Then severe neck pain set in, which lasted a week and a half.  I had to take ibuprofen and tylenol around the clock just to function and not be snapping at everyone I crossed paths with.  The pain was pretty bad, and I could barely turn my head in either direction.  An after-effect of two nights in a hospital bed, perhaps?  Or from sleeping strangely once we got home and the baby wouldn't sleep unless I was holding her?

By the time the neck pain resolved, I had also had a cold, which my bigger girls proceeded to get as well, and even poor baby Molly got a hint of the sniffles.  Nell got a fever and a one-day tummy bug in the midst of all that, as well, and my cold turned into a raging sinus infection.  My head pounded around the clock, my teeth and eyes ached, and I could barely sleep at night from the discomfort -- and of course, any time I did fall asleep I'd be assuredly awakened by my newborn soon thereafter.

* * *

While still in the midst of sinus misery, on the weekend of Palm Sunday, when Molly was four weeks old, Nell started complaining of stomach pain.  Her tummy, her sides, her back, and her chest hurt her.  Then she began to say it hurt to breathe.  We had no idea what this could be, and of course it was the weekend so we couldn't just talk to someone at our family doctor's office.  She was running a very low-grade fever, about 99-100 at any given time, and the pain she complained of seemed to come and go.  That Saturday night Nathan mentioned that he used to get stomach aches as a child from worry, and asked if Nell might be worried about something.  Sleep deprived and in pain and worried about my girl, I spent the entire night awake, reliving every less-than-stellar moment I had ever had as a mother, wondering what I could have done wrong to give my poor four-year-old such anxiety that her whole body was in intermittent pain.

The next day, when Nathan got home from work, we went to Urgent Care, wondering if it might be appendicitis, and they sent us onward to the ER, where Nell was diagnosed with... pneumonia.  A rather mysterious form of pneumonia that involved almost no coughing and barely an elevated temperature at all!  The doctor called her a "mystery patient."  And in the wee hours of the morning, when Nathan and Nell returned from the ER (I had come home with Ree and Molly so the little ones could sleep) -- poor Nell having suffered through three attempts before they got an IV in her little arm to administer fluids and antibiotics -- I hugged her for a very long time and we all snuggled together in our big king sized bed for the rest of that night.  And I finally slept, despite my sinus infection, relieved that her symptoms were a real physiological illness that was now being treated, and not induced by terrible parenting.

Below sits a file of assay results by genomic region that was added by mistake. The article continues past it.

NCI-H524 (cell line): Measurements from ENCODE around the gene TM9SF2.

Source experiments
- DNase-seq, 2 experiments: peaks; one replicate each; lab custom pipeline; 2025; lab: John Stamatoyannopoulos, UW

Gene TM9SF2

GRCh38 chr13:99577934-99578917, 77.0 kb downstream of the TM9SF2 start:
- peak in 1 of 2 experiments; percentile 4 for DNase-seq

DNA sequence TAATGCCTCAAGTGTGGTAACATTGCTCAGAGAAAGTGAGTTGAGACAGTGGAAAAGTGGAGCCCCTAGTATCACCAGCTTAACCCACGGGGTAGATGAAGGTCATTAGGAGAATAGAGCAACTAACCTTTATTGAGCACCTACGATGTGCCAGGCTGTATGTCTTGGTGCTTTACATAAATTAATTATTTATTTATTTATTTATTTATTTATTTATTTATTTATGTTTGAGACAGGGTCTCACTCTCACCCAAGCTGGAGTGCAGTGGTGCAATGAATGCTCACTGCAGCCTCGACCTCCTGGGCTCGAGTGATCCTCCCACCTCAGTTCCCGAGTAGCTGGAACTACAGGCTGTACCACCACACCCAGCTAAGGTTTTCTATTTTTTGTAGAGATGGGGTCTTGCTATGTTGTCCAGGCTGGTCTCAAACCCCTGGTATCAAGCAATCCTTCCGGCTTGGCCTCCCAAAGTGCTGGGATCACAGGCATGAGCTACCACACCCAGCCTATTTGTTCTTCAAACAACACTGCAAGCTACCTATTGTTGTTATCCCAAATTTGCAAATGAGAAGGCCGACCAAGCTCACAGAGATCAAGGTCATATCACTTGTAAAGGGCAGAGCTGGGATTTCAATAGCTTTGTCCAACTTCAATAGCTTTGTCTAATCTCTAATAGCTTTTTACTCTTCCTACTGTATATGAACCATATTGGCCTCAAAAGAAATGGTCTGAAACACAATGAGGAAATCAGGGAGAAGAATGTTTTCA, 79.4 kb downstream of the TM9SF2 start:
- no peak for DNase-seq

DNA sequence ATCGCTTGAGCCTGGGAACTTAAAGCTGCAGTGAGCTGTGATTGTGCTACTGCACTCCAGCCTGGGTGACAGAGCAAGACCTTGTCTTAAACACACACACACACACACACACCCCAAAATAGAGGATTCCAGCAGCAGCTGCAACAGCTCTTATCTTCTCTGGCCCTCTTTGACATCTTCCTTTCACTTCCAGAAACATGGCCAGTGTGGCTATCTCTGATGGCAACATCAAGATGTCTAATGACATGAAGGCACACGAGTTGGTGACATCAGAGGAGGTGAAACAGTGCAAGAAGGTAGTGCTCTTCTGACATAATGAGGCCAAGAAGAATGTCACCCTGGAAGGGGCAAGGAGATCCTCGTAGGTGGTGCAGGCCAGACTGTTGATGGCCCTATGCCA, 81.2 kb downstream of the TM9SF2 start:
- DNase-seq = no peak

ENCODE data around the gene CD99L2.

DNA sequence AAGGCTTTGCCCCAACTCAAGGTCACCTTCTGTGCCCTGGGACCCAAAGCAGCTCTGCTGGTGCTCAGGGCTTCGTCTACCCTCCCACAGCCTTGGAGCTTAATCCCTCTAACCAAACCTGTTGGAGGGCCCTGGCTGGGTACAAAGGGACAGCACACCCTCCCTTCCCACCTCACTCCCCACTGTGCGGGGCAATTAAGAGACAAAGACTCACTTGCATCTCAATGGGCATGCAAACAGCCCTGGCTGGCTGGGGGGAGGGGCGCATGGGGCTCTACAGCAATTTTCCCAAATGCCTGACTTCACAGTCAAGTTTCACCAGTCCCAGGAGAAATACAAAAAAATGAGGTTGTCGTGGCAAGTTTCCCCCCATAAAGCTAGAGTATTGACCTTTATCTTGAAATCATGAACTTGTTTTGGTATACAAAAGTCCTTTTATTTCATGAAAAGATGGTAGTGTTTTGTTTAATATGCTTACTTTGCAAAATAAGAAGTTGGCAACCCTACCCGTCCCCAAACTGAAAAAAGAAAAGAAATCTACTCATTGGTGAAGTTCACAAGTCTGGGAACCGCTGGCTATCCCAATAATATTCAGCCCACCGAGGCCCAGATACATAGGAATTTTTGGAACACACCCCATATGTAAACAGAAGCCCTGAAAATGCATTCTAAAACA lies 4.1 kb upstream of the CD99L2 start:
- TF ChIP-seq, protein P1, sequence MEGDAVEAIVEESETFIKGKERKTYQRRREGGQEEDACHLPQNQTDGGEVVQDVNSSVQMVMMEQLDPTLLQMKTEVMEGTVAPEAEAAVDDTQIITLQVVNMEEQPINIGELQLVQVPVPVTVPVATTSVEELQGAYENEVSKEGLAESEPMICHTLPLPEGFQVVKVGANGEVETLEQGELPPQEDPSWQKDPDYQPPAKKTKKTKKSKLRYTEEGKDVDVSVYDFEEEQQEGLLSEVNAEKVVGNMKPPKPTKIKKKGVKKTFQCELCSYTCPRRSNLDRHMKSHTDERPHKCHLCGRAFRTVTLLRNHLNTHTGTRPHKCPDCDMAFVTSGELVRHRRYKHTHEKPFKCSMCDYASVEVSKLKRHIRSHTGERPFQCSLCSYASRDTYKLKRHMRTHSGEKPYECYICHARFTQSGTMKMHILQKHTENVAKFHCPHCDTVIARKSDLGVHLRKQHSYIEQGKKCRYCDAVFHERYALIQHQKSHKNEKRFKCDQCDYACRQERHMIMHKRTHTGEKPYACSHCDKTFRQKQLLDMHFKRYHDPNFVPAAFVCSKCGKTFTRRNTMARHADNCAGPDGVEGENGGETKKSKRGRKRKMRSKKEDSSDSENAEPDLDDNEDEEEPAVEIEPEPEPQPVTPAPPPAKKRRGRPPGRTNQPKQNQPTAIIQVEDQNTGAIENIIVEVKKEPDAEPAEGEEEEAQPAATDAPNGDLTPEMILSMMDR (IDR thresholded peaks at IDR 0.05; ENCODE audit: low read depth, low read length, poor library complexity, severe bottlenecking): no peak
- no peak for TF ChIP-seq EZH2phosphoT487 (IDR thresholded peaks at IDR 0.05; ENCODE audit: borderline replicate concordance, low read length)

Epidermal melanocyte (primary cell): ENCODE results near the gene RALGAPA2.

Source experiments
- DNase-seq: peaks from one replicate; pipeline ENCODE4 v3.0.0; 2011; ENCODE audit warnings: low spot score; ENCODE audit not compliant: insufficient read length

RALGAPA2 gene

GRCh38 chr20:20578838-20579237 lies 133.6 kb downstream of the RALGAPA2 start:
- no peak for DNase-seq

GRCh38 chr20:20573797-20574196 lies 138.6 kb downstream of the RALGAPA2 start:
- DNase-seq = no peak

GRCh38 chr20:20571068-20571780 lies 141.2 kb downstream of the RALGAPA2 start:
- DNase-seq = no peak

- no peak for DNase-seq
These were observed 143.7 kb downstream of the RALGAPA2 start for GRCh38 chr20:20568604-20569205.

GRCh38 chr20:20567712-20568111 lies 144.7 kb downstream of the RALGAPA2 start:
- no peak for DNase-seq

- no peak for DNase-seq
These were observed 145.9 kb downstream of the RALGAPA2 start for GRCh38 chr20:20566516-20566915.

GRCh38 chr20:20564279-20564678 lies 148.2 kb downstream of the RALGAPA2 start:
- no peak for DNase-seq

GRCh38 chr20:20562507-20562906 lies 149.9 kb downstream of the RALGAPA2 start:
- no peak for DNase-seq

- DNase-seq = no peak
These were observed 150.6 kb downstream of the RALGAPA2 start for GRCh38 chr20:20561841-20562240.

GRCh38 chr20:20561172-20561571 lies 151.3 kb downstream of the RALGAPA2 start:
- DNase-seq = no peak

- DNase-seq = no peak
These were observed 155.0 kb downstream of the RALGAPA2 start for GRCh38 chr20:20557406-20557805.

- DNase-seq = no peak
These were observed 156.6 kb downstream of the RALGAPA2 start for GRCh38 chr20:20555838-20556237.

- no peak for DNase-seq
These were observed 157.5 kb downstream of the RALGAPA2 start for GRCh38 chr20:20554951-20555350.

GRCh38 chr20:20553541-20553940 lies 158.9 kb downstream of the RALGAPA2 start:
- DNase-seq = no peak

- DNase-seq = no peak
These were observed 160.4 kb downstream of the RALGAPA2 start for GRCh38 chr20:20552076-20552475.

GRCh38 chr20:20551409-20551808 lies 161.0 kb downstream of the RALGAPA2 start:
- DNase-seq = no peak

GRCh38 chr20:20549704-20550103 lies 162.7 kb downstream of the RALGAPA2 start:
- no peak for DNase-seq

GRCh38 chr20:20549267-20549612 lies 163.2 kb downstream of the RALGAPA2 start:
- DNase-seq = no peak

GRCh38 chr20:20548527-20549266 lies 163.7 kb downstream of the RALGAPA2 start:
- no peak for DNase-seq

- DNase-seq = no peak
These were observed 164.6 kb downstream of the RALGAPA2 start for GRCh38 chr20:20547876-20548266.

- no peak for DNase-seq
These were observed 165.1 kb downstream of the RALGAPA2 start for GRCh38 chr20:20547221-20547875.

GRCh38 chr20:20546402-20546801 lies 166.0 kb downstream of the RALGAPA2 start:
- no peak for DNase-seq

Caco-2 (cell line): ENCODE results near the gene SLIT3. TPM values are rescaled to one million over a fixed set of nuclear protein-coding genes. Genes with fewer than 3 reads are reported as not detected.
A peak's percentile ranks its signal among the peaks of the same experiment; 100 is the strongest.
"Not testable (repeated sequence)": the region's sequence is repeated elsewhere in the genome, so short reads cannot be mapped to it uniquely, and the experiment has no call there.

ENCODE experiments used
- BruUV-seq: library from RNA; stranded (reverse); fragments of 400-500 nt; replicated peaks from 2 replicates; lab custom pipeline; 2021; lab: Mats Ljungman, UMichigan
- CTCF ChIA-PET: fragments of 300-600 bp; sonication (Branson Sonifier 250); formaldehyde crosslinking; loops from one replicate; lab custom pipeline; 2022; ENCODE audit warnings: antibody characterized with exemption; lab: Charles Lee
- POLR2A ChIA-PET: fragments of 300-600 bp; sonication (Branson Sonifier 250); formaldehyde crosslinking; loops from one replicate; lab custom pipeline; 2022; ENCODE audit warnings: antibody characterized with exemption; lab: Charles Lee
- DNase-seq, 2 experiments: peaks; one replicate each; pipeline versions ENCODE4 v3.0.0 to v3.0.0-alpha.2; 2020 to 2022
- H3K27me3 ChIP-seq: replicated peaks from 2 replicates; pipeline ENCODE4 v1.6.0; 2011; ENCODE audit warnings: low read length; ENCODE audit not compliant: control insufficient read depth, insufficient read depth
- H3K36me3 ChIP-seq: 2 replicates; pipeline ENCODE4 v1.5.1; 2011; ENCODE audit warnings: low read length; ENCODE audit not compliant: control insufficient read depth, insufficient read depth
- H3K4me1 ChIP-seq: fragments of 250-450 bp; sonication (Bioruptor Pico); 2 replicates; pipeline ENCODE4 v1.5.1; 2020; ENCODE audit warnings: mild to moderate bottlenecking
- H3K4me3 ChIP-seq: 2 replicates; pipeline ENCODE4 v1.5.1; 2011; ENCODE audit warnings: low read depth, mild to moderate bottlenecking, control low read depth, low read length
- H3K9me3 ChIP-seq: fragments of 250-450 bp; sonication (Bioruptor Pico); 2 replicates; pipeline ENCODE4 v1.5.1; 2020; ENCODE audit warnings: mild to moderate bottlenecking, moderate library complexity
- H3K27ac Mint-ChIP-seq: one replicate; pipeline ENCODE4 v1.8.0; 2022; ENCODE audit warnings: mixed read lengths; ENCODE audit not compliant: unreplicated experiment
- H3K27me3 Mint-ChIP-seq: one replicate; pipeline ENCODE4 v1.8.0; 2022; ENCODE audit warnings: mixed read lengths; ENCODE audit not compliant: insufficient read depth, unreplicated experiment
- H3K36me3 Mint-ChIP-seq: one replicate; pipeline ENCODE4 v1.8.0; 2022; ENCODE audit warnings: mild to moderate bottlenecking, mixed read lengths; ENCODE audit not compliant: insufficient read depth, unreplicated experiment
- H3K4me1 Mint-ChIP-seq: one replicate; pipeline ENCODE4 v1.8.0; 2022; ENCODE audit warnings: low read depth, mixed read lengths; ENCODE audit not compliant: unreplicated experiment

A couple of days after that I began to feel better at last.  There was light at the end of the tunnel.  We would all be healthy, and be able to get our feet under us as a family of five... if only this poor baby wouldn't be so inconsolable all the time?

* * *

Yes, around the time Molly was three or four weeks old she wasn't that same sleepy little newborn anymore; no longer did she just cry when I tried to lay her down in her bassinet or in the swing.  Now she cried sometimes even when she had been fed and changed and burped, when she was upright in my arms up against my shoulder in her favorite position, even when I walked circles around the house singing and patting her back and bouncing and swaying.  I was lucky to get a rare nap from her where she'd sleep alone once every two or three days.  Usually, her eyes would drift closed only to reopen in one or two minutes, over and over again each day.  So I just wore her in my ring sling constantly.  And sometimes she'd take nice long naps there, but other times she'd cry and cry, and I'd have to say to the big girls, "I can't hear you over the sound of Molly crying, I'm so sorry," and get right down on their level, and then tell them that no, whatever they wanted me to do with them right then, I probably couldn't do it.  I couldn't sit down at breakfast with them; I had to keep walking.  I couldn't sit on the couch and read.  I couldn't pick them up or snuggle with them as much as they wanted me to.

Nell started to draw pictures of Molly always with a sad face.  (And honestly, I'm surprised she hasn't been drawing me that way, too.)

* * *

In the week leading up to Easter, Nathan was working many hours to prepare for the big day, and I remember telling him late one night when he got home, "I just feel like every day is harder than the day before."  It was, I suppose, the opposite of the experience I might have expected to have as we adjusted to having three children.